Tom Ward is back in the Oklahoma City oil and natural gas business.
The former CEO of SandRidge Energy Inc. and co-founder of Chesapeake Energy Corp. has started a new Oklahoma City energy company.
Tapstone Energy LLC has leased space in Oklahoma Tower. The company has “a handful of employees” and is looking for more employees and oil and gas properties, Ward said Thursday during the Bloomberg Oil & Gas Conference in Houston.
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Ward said he is funding the new company himself for now, but that he might consider bringing on other investors.
“Usually my ideas tend to be larger than my pocketbook,” Ward said. “We might need help along the way if we come across an idea worthy of having a partner.”
But for now, Ward said he enjoys working for himself.
>>Read: Aubrey McClendon’s new company secures $1.7 billion to drill in Ohio (published Oct. 10, 2013)
“If you were to go out and say I want XYZ private equity company to invest with me, they tend to be fairly graspy of what they want of my time. If I'm funding myself, I can wake up and decide if I'm going to work at the boy's home or at the office that day,” he said.
Ward received about $50 million when he left SandRidge.
He also recently secured financing from Tulsa banker and oilman George Kaiser. According to documents filed with the Oklahoma County Clerk on Sept. 3, Ward used proceeds from his interest in the Oklahoma City Thunder as collateral for the private loan. The amount of the loan was not disclosed.
Ward said he is still looking for properties to buy. He is focusing on producing properties rather than areas that will require extensive drilling, he said.
“I like areas that are out of favor, maybe natural gas properties. I am long-term bullish on natural gas prices in the U.S.,” he said.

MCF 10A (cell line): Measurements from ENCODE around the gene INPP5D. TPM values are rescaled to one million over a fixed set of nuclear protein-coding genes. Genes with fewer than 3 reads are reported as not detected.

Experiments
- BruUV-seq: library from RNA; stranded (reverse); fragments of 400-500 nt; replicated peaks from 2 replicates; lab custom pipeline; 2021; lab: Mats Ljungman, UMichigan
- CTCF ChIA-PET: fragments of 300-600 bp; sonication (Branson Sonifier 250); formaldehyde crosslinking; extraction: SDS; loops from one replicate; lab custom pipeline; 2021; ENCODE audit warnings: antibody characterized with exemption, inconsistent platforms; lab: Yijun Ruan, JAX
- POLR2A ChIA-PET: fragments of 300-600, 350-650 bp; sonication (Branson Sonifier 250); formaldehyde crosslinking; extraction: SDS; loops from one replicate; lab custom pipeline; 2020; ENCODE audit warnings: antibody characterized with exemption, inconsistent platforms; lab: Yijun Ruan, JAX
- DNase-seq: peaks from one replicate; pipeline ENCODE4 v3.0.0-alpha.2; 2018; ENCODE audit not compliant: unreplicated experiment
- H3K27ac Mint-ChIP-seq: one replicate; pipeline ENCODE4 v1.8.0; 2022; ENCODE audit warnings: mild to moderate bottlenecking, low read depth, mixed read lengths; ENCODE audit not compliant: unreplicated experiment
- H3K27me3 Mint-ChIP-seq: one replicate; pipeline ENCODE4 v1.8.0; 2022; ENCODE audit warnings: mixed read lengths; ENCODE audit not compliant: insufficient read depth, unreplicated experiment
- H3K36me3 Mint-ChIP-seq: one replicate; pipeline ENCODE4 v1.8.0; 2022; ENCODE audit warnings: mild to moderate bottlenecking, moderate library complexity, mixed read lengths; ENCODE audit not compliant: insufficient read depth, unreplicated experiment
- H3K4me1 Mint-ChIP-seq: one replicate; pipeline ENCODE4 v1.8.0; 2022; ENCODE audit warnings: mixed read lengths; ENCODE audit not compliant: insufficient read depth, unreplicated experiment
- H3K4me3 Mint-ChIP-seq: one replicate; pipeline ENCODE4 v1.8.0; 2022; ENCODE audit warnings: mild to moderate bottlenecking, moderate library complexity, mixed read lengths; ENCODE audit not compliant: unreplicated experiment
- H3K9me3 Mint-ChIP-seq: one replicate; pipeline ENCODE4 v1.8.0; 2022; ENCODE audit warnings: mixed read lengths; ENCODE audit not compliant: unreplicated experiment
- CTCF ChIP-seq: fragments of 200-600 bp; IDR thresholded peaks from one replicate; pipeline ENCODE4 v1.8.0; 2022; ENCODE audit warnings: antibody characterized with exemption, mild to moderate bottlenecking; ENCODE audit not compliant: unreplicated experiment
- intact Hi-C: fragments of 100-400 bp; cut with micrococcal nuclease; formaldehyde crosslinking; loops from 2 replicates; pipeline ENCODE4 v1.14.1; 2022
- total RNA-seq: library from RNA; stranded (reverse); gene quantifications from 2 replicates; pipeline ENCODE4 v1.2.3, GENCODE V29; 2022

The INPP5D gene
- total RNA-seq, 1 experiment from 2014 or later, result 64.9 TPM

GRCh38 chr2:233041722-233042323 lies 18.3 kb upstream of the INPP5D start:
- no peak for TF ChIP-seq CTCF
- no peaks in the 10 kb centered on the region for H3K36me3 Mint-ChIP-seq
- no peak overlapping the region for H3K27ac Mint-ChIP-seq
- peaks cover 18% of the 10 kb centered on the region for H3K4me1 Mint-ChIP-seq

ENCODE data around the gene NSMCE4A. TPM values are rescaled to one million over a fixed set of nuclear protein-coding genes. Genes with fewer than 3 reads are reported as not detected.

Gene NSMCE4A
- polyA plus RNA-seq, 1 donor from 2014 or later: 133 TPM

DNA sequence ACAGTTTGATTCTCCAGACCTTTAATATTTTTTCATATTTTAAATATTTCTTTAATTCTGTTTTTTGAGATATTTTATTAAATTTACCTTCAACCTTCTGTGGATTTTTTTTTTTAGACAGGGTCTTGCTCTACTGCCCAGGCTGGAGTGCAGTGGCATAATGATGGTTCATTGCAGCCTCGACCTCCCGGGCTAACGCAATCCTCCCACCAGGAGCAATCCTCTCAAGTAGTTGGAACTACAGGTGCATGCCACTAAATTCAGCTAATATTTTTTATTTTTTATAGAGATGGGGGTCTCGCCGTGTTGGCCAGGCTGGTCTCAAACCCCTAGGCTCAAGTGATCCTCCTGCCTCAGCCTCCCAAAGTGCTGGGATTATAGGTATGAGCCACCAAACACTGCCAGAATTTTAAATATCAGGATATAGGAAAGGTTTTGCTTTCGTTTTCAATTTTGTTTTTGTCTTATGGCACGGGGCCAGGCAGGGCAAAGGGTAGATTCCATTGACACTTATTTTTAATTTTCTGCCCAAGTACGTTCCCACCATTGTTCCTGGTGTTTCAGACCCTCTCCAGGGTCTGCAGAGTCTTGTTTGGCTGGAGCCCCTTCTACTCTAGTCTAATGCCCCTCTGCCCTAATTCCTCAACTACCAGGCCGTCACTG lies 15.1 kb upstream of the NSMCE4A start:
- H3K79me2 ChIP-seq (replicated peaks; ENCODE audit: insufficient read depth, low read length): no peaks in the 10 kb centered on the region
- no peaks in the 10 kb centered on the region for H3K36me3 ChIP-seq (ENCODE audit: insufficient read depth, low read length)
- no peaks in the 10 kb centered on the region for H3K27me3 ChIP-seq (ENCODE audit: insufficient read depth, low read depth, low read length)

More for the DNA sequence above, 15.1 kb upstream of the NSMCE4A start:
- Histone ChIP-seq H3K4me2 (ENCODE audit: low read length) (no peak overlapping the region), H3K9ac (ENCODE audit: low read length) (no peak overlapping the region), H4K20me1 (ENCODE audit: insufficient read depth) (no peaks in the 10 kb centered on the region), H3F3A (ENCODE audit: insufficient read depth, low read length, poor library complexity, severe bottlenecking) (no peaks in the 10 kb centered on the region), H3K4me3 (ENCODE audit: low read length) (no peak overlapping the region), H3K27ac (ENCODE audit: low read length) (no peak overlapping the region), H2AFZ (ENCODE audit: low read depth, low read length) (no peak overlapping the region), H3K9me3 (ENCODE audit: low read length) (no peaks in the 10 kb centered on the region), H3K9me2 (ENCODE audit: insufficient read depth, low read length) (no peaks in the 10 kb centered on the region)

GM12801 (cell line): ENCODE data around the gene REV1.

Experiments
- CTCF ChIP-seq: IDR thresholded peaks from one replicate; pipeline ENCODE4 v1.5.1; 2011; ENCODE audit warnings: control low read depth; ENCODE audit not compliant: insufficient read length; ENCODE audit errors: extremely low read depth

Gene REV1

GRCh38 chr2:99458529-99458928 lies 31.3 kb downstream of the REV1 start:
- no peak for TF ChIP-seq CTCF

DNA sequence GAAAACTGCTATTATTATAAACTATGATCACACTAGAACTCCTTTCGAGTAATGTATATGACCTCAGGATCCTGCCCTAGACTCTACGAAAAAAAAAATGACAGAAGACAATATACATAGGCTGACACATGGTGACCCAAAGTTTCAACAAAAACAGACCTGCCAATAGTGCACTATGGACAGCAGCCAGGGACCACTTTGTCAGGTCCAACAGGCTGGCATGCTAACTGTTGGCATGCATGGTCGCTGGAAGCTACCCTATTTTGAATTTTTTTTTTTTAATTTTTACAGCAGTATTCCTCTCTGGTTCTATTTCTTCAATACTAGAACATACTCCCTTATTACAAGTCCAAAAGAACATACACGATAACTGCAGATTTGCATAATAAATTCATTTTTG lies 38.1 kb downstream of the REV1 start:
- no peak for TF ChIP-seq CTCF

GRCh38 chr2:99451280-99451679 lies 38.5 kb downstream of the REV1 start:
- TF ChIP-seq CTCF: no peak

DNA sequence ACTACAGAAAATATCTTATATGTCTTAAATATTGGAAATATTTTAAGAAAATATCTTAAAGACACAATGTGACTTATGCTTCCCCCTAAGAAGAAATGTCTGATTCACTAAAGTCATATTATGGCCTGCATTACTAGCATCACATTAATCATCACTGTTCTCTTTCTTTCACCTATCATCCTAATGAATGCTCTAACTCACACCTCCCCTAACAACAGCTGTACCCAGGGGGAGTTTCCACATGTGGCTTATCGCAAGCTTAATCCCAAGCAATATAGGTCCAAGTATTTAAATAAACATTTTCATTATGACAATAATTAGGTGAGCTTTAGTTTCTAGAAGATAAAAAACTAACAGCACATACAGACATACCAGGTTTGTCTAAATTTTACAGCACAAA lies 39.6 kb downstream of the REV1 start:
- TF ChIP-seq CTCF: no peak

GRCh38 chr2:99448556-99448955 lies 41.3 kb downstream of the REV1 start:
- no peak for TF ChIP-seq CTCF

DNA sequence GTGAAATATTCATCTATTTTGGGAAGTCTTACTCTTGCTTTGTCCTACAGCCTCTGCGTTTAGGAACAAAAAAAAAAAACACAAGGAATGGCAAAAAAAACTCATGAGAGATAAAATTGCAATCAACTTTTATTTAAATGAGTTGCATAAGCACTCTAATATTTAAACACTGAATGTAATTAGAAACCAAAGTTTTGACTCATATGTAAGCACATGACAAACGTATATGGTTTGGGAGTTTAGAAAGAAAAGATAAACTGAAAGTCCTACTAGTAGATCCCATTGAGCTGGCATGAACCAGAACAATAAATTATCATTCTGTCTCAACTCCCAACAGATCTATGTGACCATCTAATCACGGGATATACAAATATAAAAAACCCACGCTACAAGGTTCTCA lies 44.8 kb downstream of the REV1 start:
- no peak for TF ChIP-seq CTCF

Don't expect Ward to take his company public anytime soon.
“Today is the first time in decades that you have access to private capital,” he said. “When we started SandRidge and Chesapeake, the private equity market was different from what it is today. If we wanted to run a company of any size, it had to be in the public market because that's where the capital was. That's not the case today.”
Ward's recent experience with activist shareholders also may influence his decision to keep the company private. Ward was ousted from SandRidge in June after a proxy fight lasting several months.
Ward on Thursday had clear advice to any CEO engaged in a battle with activist shareholders.
“You always have to have your bags ready to be packed and have thick skin, don't take things personally,” Ward said. “More than that, you just have to perform. Once you're at a CEO level at a publicly traded company, your company has to perform, or you'll be replaced. Investors are expecting to have performance in the company. If that doesn't happen, you can expect to have to move on to something else.”